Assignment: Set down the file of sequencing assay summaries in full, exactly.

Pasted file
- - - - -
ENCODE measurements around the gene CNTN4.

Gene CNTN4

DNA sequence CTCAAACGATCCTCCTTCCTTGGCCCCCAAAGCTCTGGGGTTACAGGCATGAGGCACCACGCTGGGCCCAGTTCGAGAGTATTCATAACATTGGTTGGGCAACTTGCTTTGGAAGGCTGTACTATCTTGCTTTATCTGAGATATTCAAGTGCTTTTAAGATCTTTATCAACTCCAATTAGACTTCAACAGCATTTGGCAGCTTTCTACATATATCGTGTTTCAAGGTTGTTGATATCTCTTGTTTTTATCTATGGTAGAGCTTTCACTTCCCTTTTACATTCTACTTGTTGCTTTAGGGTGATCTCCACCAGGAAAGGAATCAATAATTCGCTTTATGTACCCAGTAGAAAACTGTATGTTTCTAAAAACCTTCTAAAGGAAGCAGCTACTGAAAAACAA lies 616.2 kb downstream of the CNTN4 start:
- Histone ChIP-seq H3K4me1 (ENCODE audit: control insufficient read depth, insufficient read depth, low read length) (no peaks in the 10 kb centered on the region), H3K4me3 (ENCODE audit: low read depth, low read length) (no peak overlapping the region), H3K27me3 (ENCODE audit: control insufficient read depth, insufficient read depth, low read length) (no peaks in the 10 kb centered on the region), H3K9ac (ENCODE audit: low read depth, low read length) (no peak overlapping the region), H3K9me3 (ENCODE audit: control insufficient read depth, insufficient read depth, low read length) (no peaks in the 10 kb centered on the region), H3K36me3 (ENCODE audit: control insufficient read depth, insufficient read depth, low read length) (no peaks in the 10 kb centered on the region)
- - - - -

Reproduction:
ENCODE measurements around the gene CNTN4.

Gene CNTN4

DNA sequence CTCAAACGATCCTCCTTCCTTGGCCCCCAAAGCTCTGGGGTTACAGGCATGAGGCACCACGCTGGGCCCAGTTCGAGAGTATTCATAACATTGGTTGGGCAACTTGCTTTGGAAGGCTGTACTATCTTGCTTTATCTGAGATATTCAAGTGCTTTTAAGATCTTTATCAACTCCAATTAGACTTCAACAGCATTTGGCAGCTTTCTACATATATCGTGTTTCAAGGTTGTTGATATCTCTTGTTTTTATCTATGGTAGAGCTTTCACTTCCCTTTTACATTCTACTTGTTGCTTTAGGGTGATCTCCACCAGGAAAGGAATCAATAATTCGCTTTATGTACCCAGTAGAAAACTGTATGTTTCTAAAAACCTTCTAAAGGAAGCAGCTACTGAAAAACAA lies 616.2 kb downstream of the CNTN4 start:
- Histone ChIP-seq H3K4me1 (ENCODE audit: control insufficient read depth, insufficient read depth, low read length) (no peaks in the 10 kb centered on the region), H3K4me3 (ENCODE audit: low read depth, low read length) (no peak overlapping the region), H3K27me3 (ENCODE audit: control insufficient read depth, insufficient read depth, low read length) (no peaks in the 10 kb centered on the region), H3K9ac (ENCODE audit: low read depth, low read length) (no peak overlapping the region), H3K9me3 (ENCODE audit: control insufficient read depth, insufficient read depth, low read length) (no peaks in the 10 kb centered on the region), H3K36me3 (ENCODE audit: control insufficient read depth, insufficient read depth, low read length) (no peaks in the 10 kb centered on the region)